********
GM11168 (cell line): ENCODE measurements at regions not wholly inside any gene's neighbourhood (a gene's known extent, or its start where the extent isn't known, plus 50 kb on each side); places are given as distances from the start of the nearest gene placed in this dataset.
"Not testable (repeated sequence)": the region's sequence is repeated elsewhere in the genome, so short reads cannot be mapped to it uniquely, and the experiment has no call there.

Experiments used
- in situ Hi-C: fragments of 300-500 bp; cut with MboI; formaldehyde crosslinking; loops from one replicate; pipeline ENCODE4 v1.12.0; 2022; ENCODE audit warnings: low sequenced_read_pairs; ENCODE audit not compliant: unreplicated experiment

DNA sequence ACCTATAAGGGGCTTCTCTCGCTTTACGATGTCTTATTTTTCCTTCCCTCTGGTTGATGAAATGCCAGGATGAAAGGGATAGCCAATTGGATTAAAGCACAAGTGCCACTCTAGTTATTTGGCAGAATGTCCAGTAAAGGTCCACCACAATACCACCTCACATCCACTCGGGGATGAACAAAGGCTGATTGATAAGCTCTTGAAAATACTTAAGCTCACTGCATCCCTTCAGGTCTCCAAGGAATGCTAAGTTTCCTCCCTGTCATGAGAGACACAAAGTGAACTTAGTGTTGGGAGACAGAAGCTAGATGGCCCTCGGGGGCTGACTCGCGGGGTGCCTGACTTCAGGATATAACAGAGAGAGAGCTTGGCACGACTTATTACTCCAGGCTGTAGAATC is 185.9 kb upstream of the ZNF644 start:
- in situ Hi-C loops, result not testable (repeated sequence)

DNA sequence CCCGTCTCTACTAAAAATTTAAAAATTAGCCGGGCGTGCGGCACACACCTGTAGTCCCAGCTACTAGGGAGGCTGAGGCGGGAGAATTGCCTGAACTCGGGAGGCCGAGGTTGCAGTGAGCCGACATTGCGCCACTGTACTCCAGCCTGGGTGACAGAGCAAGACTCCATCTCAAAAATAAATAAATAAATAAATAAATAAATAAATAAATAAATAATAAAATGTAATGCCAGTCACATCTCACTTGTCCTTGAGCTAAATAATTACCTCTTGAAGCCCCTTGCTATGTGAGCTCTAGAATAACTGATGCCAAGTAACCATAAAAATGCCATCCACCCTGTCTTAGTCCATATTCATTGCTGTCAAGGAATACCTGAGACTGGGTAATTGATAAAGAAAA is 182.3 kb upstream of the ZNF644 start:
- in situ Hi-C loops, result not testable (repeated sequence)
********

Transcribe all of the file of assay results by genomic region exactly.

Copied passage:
GM11168 (cell line): ENCODE measurements at regions not wholly inside any gene's neighbourhood (a gene's known extent, or its start where the extent isn't known, plus 50 kb on each side); places are given as distances from the start of the nearest gene placed in this dataset.
"Not testable (repeated sequence)": the region's sequence is repeated elsewhere in the genome, so short reads cannot be mapped to it uniquely, and the experiment has no call there.

Experiments used
- in situ Hi-C: fragments of 300-500 bp; cut with MboI; formaldehyde crosslinking; loops from one replicate; pipeline ENCODE4 v1.12.0; 2022; ENCODE audit warnings: low sequenced_read_pairs; ENCODE audit not compliant: unreplicated experiment

DNA sequence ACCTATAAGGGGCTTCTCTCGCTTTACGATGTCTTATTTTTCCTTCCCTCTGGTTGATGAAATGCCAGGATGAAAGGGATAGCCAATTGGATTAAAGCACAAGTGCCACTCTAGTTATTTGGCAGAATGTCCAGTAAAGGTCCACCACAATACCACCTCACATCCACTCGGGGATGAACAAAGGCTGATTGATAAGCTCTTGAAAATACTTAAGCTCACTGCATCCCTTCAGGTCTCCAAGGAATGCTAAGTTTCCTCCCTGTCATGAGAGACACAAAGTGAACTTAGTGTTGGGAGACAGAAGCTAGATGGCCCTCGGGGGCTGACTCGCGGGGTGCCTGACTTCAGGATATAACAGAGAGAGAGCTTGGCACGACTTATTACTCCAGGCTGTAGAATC is 185.9 kb upstream of the ZNF644 start:
- in situ Hi-C loops, result not testable (repeated sequence)

DNA sequence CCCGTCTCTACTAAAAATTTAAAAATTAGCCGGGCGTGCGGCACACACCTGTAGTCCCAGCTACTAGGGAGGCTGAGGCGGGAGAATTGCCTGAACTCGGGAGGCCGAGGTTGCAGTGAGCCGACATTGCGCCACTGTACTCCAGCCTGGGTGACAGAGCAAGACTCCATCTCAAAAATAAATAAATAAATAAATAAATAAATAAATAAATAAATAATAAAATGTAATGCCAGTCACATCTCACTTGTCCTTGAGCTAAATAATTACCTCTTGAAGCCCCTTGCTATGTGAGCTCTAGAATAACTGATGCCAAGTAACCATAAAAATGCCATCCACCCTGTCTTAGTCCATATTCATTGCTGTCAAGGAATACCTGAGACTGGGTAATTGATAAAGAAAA is 182.3 kb upstream of the ZNF644 start:
- in situ Hi-C loops, result not testable (repeated sequence)